Dr. Miles Bennell returns to his small town practice to find several of his patients suffering the paranoid delusion that their friends or relatives are impostors. He is initially skeptical, especially when the alleged dopplegängers are able to answer detailed questions about their victim's lives, but he is eventually persuaded that something odd has happened and determines to find out what is causing this phenomenon. This film can be seen as a paranoid 1950s warning against those Damn Commies or, conversely, as a metaphor for the tyranny of McCarthyism (or the totalitarian system of Your Choice) and has a pro- and epilogue that was forced upon Siegel by the studio to lighten the tone. Written by
Mark Thompson <email@example.com>
Sam Peckinpah, who has a small role in the film as a meter reader, also worked on the movie as a dialogue coach. He performed the same job on Don Siegel's other films of the 1950s. See more »
Upon discovering two pods in the trunk of his car after visiting the gas station, the hero pulls them from the trunk and sets them on fire with a highway flare whereupon they burst into flame. Nowhere else in the film is there any suggestion that these pods are flammable nor would they be if germinating into a human replica. See more »
This was the first part of a double bill with Phil Kaufman's remake as the follow-up. I'll say that Siegel is ten times the action director that Kaufman could ever dream of being, that the original Body Snatchers has a cool, thoughtful tone that makes the shock scenes even better. The remake, even though in color and with a bigger budget, is so nervous, so lacking in pace and mood, that your impulse is often to laugh instead of sinking deeper into your seat.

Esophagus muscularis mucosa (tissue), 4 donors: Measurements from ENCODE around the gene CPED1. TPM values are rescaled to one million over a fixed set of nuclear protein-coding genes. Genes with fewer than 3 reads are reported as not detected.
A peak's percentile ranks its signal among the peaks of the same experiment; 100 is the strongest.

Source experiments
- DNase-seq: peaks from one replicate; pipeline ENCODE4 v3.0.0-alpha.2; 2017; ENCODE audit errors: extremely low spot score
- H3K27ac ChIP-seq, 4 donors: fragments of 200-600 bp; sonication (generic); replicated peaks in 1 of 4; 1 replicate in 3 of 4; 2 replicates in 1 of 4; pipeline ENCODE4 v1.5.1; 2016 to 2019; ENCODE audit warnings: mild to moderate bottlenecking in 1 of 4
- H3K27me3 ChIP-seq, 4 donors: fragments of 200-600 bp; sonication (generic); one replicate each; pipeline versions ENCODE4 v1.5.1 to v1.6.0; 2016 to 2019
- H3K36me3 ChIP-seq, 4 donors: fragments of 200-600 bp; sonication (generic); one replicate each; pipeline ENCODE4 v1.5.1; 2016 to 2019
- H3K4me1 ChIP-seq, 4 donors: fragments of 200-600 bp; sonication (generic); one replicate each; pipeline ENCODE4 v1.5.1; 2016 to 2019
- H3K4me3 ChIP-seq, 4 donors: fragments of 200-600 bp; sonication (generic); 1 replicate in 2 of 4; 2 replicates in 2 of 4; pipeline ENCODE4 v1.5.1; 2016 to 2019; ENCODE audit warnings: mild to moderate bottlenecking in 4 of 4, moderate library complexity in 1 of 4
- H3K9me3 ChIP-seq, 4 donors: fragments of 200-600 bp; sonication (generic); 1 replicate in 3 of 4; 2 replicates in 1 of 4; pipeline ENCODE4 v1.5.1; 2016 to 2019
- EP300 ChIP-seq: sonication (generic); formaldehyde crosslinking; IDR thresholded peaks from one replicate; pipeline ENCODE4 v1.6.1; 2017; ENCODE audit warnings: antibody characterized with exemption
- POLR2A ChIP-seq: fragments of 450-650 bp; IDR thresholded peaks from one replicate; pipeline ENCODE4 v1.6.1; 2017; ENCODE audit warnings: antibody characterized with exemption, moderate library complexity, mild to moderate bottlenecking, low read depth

Take just one scene: Kevin McCarthy and Dana Wynter are barricaded in his office, trying to stay awake. Morning comes, and the weirdness begins; people shuffle towards the square to pick up their packages, the leaders calling out the districts. Now in daylight the suspense is made more potent, the threat to humans seems greater. Kaufman does this scene at night, losing the mundane horror that Siegel evokes so well. The studio imposed the flashback structure, having McCarthy brought in to talk to a therapist at the beginning and end of the picture. That's the only weakness in the story.
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